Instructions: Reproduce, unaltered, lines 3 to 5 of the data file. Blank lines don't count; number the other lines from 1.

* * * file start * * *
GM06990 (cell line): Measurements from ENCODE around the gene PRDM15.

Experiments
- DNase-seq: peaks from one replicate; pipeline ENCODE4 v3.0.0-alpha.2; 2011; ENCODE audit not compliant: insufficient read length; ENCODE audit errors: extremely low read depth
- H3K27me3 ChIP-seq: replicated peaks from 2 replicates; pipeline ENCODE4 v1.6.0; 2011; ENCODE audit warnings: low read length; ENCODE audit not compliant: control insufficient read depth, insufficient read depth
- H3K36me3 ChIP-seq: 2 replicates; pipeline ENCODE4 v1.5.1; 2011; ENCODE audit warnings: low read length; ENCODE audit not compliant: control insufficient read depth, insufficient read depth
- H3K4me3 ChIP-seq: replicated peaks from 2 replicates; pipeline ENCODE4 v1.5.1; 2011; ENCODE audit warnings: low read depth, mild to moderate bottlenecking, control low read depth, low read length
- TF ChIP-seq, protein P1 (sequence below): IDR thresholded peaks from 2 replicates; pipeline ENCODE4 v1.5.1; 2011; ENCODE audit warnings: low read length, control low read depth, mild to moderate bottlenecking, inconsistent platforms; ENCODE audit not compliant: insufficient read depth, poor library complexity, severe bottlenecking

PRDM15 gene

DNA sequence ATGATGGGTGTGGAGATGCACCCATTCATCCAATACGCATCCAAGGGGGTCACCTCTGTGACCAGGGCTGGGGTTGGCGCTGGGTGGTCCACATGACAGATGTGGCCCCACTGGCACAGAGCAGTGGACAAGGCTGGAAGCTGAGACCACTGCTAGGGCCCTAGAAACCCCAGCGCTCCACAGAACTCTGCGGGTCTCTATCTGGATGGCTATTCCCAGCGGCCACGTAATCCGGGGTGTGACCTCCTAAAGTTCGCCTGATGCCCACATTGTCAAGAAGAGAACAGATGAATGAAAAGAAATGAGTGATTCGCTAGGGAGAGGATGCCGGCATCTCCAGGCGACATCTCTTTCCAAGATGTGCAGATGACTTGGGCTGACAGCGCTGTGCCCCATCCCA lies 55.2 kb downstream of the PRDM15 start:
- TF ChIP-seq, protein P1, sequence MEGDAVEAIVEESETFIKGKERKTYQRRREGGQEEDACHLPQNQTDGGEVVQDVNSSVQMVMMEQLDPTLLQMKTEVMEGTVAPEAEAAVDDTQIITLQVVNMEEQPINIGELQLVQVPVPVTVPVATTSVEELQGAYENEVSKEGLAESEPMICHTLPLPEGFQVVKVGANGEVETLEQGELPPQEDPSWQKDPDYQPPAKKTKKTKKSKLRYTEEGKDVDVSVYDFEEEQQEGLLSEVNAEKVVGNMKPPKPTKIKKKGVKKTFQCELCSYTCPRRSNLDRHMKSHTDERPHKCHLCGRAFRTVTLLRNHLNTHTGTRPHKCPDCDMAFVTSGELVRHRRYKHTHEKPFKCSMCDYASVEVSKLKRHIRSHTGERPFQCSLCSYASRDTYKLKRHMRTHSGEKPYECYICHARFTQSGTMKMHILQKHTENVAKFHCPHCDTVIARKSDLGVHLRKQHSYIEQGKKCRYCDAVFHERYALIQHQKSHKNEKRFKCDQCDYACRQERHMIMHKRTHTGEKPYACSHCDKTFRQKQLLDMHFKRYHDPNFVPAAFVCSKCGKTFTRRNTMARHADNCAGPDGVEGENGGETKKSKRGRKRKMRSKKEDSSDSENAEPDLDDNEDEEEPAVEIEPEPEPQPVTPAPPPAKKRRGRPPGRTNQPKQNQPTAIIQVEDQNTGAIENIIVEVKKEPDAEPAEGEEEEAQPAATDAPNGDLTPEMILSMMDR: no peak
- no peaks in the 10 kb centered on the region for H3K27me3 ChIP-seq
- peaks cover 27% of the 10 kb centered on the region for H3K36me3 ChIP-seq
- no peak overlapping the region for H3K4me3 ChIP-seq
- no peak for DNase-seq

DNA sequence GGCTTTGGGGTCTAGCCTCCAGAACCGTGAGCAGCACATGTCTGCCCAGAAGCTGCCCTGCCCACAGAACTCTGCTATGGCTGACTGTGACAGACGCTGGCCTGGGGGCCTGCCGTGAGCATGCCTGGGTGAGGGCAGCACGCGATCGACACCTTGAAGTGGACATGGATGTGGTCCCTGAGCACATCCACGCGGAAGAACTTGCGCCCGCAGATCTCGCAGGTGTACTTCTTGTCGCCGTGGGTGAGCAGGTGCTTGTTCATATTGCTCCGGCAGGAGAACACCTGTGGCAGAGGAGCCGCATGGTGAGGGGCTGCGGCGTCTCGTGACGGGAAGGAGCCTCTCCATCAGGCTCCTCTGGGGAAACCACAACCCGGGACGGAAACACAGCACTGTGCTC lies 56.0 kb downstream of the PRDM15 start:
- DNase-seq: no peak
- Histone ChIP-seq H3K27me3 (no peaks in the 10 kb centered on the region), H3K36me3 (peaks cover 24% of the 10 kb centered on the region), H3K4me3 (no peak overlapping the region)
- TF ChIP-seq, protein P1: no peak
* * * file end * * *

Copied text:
- DNase-seq: peaks from one replicate; pipeline ENCODE4 v3.0.0-alpha.2; 2011; ENCODE audit not compliant: insufficient read length; ENCODE audit errors: extremely low read depth
- H3K27me3 ChIP-seq: replicated peaks from 2 replicates; pipeline ENCODE4 v1.6.0; 2011; ENCODE audit warnings: low read length; ENCODE audit not compliant: control insufficient read depth, insufficient read depth
- H3K36me3 ChIP-seq: 2 replicates; pipeline ENCODE4 v1.5.1; 2011; ENCODE audit warnings: low read length; ENCODE audit not compliant: control insufficient read depth, insufficient read depth